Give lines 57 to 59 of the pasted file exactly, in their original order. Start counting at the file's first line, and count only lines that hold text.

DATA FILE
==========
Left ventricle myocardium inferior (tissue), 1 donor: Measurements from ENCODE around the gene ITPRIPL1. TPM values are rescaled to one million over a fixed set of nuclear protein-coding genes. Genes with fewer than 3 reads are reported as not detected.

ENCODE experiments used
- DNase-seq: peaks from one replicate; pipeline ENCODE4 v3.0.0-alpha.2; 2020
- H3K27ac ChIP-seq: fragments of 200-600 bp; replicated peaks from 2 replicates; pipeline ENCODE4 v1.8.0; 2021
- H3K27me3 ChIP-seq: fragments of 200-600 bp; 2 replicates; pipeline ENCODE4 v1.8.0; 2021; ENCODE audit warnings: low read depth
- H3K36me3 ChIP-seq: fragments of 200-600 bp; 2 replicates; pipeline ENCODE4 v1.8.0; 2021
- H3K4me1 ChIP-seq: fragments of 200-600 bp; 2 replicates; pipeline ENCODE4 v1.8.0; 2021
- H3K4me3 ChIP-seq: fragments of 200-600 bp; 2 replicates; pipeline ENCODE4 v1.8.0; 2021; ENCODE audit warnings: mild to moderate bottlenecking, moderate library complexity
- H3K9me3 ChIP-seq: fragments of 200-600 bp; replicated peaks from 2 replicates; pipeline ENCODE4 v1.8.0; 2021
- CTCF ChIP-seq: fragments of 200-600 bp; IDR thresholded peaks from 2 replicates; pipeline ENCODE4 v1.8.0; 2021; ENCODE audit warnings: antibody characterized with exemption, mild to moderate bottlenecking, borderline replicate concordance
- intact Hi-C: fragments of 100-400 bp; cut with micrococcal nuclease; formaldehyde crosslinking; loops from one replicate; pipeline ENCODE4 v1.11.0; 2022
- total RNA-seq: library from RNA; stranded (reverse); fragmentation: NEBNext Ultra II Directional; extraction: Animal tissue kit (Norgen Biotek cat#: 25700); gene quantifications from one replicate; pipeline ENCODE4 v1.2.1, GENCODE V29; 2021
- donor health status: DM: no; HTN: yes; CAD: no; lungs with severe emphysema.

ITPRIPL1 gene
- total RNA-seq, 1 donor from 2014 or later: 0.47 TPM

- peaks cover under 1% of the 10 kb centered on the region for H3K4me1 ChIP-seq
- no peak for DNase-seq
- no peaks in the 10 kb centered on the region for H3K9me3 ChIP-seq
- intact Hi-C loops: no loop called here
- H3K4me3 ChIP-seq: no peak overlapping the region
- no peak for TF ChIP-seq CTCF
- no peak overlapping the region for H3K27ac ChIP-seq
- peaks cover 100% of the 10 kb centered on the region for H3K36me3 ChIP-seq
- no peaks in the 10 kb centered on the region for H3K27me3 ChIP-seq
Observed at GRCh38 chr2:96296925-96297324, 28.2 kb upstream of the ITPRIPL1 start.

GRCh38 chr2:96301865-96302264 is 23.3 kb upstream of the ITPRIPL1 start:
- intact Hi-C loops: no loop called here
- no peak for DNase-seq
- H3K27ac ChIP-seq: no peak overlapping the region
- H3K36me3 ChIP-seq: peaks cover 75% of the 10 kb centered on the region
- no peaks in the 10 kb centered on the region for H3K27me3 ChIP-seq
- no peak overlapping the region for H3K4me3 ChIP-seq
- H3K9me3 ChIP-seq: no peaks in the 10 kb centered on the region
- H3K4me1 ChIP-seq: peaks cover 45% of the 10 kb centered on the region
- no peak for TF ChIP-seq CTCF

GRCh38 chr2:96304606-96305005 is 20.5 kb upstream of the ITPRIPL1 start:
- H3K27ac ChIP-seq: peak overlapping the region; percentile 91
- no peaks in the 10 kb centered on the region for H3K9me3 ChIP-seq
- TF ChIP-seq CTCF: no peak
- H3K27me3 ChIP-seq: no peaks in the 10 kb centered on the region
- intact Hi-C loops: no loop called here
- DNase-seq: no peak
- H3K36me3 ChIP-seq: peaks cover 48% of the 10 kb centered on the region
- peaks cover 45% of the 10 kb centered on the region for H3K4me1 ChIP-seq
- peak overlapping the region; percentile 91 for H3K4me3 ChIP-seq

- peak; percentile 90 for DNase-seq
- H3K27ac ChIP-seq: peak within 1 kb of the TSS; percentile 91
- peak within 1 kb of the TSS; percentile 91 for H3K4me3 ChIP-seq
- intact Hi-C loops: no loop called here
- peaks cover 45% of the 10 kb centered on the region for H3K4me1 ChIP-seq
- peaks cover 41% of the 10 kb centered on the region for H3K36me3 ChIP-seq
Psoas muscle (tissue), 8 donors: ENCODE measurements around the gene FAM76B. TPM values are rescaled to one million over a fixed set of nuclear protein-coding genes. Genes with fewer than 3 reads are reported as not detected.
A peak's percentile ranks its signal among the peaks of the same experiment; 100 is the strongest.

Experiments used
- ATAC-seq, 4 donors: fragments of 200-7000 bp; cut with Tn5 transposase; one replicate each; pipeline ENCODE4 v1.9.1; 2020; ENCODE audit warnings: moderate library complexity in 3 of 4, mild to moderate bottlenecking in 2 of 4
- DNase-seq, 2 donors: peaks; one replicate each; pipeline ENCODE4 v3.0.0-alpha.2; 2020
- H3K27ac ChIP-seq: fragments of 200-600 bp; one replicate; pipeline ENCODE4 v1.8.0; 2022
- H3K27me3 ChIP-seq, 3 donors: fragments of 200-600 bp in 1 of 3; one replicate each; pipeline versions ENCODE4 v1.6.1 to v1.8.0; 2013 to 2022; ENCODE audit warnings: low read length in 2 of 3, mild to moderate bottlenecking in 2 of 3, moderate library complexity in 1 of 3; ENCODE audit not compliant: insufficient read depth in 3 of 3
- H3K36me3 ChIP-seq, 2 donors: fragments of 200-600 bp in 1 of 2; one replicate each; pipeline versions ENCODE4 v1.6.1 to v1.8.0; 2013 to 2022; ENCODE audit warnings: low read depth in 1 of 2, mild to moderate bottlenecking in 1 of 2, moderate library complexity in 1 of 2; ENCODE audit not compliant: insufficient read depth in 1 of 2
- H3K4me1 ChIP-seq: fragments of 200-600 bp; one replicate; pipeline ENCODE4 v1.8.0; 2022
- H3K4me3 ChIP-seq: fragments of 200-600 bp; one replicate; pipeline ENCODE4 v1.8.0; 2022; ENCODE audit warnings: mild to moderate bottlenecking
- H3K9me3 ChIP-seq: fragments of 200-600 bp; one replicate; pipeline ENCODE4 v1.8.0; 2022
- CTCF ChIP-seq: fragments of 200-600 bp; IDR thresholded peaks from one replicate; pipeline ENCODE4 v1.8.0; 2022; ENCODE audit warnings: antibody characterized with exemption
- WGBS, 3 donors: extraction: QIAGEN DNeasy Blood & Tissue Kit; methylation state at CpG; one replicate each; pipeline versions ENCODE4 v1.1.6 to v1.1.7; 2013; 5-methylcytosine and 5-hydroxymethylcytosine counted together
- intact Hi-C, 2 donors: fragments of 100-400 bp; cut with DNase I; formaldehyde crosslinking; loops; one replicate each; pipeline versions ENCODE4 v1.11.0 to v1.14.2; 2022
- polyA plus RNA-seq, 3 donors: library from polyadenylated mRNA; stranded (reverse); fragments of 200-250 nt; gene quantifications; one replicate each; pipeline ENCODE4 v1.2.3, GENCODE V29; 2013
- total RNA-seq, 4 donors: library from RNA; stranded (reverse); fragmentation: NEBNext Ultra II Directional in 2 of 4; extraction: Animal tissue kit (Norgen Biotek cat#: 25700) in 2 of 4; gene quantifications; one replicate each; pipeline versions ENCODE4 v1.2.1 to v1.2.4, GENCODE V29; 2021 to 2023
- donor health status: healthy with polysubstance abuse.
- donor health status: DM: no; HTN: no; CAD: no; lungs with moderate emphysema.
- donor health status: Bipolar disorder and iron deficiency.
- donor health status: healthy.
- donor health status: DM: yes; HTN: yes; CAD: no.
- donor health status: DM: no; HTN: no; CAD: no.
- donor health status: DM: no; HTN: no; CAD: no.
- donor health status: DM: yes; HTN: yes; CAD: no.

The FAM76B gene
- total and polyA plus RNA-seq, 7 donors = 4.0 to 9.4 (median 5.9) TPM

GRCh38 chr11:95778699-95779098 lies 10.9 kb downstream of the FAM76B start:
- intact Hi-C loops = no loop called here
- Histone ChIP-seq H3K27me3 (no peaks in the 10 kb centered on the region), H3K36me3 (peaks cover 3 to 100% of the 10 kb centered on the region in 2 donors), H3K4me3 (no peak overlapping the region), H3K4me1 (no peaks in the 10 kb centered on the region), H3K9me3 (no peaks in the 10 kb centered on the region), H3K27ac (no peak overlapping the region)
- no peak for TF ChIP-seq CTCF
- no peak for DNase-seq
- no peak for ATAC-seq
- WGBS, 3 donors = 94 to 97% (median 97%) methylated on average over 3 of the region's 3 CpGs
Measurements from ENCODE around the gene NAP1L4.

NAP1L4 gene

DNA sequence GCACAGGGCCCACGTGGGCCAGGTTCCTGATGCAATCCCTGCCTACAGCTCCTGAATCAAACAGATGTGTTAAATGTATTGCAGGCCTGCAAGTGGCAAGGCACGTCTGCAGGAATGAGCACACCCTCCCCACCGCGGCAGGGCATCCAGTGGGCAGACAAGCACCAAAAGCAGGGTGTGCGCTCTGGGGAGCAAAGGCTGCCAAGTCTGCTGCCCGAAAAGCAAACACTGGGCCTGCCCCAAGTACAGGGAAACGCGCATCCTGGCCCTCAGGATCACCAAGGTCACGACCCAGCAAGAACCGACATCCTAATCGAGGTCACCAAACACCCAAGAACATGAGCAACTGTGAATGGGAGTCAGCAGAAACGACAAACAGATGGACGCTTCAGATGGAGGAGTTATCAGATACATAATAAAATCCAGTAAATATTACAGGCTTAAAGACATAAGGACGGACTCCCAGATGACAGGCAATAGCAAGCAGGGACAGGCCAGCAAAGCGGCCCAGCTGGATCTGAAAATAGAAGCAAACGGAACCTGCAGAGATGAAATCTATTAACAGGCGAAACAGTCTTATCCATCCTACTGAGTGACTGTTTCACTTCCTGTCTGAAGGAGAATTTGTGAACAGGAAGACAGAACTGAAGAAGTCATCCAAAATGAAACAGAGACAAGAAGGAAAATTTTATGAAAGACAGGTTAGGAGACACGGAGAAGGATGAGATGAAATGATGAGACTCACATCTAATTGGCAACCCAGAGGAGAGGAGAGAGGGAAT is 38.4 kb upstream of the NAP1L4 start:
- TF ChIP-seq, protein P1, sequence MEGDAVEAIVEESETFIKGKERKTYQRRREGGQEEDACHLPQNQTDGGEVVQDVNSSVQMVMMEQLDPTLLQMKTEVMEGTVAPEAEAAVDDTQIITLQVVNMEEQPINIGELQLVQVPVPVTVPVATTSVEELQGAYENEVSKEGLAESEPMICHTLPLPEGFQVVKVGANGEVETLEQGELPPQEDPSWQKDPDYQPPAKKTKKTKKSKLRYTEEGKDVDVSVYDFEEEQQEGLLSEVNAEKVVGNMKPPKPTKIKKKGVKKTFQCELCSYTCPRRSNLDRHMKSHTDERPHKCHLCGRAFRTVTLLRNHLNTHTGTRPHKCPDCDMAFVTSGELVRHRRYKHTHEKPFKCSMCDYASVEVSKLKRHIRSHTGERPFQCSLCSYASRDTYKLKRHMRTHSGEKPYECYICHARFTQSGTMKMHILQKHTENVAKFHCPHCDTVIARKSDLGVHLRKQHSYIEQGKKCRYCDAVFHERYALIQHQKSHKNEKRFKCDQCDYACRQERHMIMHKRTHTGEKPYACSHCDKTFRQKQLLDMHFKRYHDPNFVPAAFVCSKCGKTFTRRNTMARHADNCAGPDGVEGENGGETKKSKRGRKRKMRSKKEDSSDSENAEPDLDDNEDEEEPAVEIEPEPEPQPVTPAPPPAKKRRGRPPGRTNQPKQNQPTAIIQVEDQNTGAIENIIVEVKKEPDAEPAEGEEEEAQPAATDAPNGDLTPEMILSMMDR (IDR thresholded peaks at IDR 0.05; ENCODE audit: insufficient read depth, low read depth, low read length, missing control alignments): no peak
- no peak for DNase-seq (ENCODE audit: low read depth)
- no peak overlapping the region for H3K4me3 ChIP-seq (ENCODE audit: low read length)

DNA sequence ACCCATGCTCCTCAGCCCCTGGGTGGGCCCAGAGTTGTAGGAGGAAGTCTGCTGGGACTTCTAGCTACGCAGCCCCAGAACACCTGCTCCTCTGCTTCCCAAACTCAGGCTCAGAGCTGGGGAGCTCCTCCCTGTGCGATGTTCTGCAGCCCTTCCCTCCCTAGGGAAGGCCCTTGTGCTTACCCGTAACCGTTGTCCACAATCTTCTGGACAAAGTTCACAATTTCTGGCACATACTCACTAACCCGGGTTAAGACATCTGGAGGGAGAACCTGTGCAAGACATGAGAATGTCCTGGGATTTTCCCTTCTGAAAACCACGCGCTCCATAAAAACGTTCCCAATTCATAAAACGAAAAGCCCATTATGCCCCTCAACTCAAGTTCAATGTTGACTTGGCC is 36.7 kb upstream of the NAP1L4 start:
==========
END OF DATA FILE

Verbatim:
- H3K27ac ChIP-seq: fragments of 200-600 bp; one replicate; pipeline ENCODE4 v1.8.0; 2022
- H3K27me3 ChIP-seq, 3 donors: fragments of 200-600 bp in 1 of 3; one replicate each; pipeline versions ENCODE4 v1.6.1 to v1.8.0; 2013 to 2022; ENCODE audit warnings: low read length in 2 of 3, mild to moderate bottlenecking in 2 of 3, moderate library complexity in 1 of 3; ENCODE audit not compliant: insufficient read depth in 3 of 3
- H3K36me3 ChIP-seq, 2 donors: fragments of 200-600 bp in 1 of 2; one replicate each; pipeline versions ENCODE4 v1.6.1 to v1.8.0; 2013 to 2022; ENCODE audit warnings: low read depth in 1 of 2, mild to moderate bottlenecking in 1 of 2, moderate library complexity in 1 of 2; ENCODE audit not compliant: insufficient read depth in 1 of 2